Division of Conservation Planning
Midwest Region

Where in the Plan Are We?

These are the steps that the U.S. Fish & Wildlife Service follows in comprehensive conservation planning; the step that Rice Lake NWR has reached is highlighted:

  1. Preplanning: Plan the Plan
  2. Initiate Public Involvement and Scoping
  3. Review Vision Statement and Goals and Determine Significant Issues
  4. Develop and Analyze Alternatives, Including the Proposed Action
  5. Prepare a Draft CCP and NEPA (National Environmental Policy Act) Document
  6. Prepare and Adopt Final CCP
  7. Implement Plan, Monitor and Evaluate
  8. Review and Revise the Plan

Mille Lacs National Wildlife Refuge Comprehensive Conservation PlanImage shows cover of the Rice Lake NWR and Mille Lacs NWR CCP

Final Comprehensive Conservation Plan Released
Highlights From the Plan
The Refuge
For More Information

Final Comprehensive Conservation Plan Released

The Refuge completed its Comprehensive Conservation Plan (CCP) in December 2007. Copies of both the plan and a plan summary were available in January 2008. Both are available in portable document format (pdf) on the Rice Lake NWR planning page.

The CCP establishes management policies for both Mille Lacs NWR and Rice Lake NWR, which manages Mille Lacs NWR, and ensures that they fulfill their established purpose and mission.

Highlights From the Plan

The CCP establishes goals and objectives for Refuge management, and it specifies strategies for achieving those objectives. We believe that the CCP outlines an ambitous but achievable future for Rice Lake NWR and Mille Lacs NWR.

However, it is important to note that plans are just that, plans. The CCP was developed to guide management and will be used in strategic planning and prioritizing programs. The CCP does not constitute a commitment for staffing increases or operational and maintenance increases that may be detailed in the plan.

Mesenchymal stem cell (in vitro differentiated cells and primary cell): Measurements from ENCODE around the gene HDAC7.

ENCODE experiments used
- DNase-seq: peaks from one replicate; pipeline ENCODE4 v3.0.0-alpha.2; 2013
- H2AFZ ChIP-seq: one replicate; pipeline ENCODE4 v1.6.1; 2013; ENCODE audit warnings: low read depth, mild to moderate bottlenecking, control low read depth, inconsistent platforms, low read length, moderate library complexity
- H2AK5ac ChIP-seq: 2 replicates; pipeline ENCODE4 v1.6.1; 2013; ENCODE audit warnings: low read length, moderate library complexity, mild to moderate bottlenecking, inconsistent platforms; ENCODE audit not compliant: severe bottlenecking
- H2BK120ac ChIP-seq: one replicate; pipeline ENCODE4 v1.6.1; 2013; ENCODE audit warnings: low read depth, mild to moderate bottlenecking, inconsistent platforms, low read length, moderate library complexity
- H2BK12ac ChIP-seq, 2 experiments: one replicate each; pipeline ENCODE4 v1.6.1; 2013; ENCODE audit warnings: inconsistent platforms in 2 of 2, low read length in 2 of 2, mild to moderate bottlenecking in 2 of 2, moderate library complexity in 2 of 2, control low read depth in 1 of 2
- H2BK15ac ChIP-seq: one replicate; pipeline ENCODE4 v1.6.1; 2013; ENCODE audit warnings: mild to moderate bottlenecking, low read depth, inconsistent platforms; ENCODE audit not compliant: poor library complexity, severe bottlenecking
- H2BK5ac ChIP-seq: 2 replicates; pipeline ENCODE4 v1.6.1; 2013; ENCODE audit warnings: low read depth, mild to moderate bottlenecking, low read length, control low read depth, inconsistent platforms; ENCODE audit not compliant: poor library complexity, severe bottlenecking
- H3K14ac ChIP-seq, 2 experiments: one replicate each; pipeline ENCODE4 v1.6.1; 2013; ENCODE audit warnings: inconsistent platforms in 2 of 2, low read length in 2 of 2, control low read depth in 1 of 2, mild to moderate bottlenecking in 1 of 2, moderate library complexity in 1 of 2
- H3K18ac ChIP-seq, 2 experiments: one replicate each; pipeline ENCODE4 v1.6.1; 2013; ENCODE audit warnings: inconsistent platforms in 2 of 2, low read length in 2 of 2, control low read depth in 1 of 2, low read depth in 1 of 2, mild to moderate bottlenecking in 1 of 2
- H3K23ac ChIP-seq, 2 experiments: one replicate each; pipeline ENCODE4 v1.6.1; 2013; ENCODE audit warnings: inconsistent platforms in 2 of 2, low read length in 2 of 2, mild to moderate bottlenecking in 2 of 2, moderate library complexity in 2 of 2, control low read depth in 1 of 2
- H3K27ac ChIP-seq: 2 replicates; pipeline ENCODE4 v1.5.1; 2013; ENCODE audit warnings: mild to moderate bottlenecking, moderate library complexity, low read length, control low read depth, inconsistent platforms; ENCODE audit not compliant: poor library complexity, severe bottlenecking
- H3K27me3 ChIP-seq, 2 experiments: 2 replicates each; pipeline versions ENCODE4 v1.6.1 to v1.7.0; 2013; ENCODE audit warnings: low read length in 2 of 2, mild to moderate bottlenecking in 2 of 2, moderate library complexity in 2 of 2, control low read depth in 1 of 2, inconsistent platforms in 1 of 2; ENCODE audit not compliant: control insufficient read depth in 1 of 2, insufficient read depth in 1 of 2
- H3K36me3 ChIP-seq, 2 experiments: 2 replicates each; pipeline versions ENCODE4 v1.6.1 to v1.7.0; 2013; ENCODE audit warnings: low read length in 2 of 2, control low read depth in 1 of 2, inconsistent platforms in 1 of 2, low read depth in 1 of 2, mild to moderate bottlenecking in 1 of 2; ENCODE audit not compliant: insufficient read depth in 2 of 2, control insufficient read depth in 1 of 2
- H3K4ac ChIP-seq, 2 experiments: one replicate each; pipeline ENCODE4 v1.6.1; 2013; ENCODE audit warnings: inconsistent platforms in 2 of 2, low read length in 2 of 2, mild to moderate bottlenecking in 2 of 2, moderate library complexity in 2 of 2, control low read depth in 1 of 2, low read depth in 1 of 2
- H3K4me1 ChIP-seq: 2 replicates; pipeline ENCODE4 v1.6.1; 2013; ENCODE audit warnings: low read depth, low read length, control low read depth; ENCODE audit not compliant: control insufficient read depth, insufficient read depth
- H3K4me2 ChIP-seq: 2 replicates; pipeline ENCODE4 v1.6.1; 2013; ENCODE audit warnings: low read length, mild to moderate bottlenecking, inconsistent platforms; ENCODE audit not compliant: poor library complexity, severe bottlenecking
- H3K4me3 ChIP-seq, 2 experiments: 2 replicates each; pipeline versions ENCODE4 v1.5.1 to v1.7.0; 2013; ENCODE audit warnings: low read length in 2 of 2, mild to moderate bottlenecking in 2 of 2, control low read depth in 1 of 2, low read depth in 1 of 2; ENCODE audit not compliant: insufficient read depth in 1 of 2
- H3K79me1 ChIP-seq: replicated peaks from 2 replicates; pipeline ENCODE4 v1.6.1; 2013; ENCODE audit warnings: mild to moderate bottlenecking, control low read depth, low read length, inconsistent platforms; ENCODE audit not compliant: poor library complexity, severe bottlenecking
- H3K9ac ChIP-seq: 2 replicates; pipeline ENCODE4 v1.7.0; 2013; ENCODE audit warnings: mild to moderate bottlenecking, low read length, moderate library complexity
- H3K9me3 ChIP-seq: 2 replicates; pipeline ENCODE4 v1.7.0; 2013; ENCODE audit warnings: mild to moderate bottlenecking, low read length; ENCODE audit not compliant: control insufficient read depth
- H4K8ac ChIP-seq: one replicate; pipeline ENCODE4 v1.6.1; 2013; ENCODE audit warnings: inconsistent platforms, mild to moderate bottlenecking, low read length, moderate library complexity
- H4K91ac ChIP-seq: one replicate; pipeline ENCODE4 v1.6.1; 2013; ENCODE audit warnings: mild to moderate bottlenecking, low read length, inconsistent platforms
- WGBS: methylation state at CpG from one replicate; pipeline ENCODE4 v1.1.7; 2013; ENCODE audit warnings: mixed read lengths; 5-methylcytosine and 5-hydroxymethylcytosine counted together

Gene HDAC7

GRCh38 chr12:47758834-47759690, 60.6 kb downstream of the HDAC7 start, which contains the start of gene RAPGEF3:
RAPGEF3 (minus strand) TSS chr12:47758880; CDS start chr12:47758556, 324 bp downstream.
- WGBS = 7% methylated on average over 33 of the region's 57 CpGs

Highlights of the CCP include:

The Refuge

Mille Lacs NWR is comprised of two small islands in Mille Lacs Lake: Spirit Island and Hennepin Island. The islands are located about 30 air miles southwest of Rice Lake NWR. Spirit Island is 0.24-acre in size and Hennepin Island is 0.33-acre, making Mille Lacs NWR the smallest refuge in the National Wildlife Refuge System.

Mille Lacs NWR holds one of only four Common Tern breeding colonies in Minnesota. The Common Tern is listed as a threatened species in the state and is considered a species of management concern with national significance. Refuge management focuses on Common Tern production. There is no public access to either Spirit Island or Hennepin Island.

For More Information

For more information on Mille Lacs NWR or to request a copy of the CCP, please send us an e-mail, call or write to the Refuge Manager at Rice Lake NWR:

Phone:
218/768-2402
TTY: 1-800-877-8339 (Federal Relay)

Address:
U.S. Fish & Wildlife Service
Rice Lake National Wildlife Refuge
36289 State Highway 65
McGregor, MN 55760

Last updated: January 13, 2011
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